Foxconn WinFast FA-550A (550W)
We already tested the WinFast FA-550A power supply on our site and you can refer to our article called Power Supply Units from Foxconn and Hiper Group in Our Lab for details about its interior and exterior design.
The last time, however, the FA-550A had a very poor result in our cross-load characteristic test despite its independent voltage regulation. The +3.3V voltage quickly left the allowable range preventing the PSU from yielding the declared output power even.
That was rather strange for a PSU of that class, especially since other PSUs from Channel Well Technology (this company sells its produce under the Foxconn brand) did much better. I mean the FA-380A unit mentioned in the previous review and the Antec TruePower True430P model which is also manufactured by CWT.
That’s why I suspected I dealt with a defective sample of the PSU, and CWT has been kind to offer us another sample of the FA-550A model. This sample is absolutely the same as the earlier tested one in its specification and internal design, so I won’t describe it once again. I’ll just give you the cross-load diagram for this sample:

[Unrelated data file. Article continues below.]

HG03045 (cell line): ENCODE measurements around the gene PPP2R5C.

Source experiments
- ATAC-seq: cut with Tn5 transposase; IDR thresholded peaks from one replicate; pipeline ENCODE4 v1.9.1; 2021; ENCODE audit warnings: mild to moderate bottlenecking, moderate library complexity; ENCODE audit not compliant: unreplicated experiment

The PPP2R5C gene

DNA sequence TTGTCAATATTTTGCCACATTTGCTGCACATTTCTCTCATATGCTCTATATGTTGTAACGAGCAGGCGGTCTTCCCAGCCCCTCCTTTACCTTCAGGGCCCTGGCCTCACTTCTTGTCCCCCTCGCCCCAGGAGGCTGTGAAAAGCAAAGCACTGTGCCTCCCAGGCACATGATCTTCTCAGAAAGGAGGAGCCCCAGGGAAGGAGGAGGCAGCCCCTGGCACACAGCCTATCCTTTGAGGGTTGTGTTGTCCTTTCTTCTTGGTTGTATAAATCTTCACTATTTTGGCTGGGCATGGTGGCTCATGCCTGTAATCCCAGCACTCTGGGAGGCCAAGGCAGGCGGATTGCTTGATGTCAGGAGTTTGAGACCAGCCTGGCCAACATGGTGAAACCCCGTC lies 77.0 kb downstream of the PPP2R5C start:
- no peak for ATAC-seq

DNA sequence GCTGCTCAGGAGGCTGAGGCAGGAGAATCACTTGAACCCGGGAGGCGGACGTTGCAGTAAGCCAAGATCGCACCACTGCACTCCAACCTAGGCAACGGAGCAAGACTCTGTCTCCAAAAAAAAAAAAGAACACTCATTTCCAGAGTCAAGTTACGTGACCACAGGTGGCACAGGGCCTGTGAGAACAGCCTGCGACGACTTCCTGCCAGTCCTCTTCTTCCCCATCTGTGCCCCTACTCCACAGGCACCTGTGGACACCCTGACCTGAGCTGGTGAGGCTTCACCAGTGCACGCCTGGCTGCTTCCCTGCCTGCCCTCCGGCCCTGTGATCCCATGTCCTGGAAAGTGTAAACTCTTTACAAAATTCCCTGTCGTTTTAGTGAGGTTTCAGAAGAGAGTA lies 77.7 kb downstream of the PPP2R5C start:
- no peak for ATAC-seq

As you see, it is all much better now. The cross-load diagram fully covers the allowable range of output power for this PSU, just like it has to for a PSU with independent voltage regulation. Moreover, the diagram nearly coincides with the diagram for the above-mentioned Antec True430P: excellent stability of the +5V voltage (which almost remains constant) and good stability of the +3.3V and +12V voltages.
The voltage ripple at full load was near 20 milliseconds on the +5V rail (it was only high-frequency ripple without a 100Hz constituent), near 30 millivolts on the +3.3V rail (high- and low-frequency alike), and near 45 millivolts on the +12V rail (both low-frequency and high-frequency pulsations).
So, I can remove all the blame from the Foxconn WinFast FA-550A power supply, but of course I can’t say how frequently you can meet a sample with poor +3.3V stability. However, considering the results of the tests of a WinFast FA-380A and an Antec Tru430P, based on the same components, I’m inclined to think this is rather a rare problem.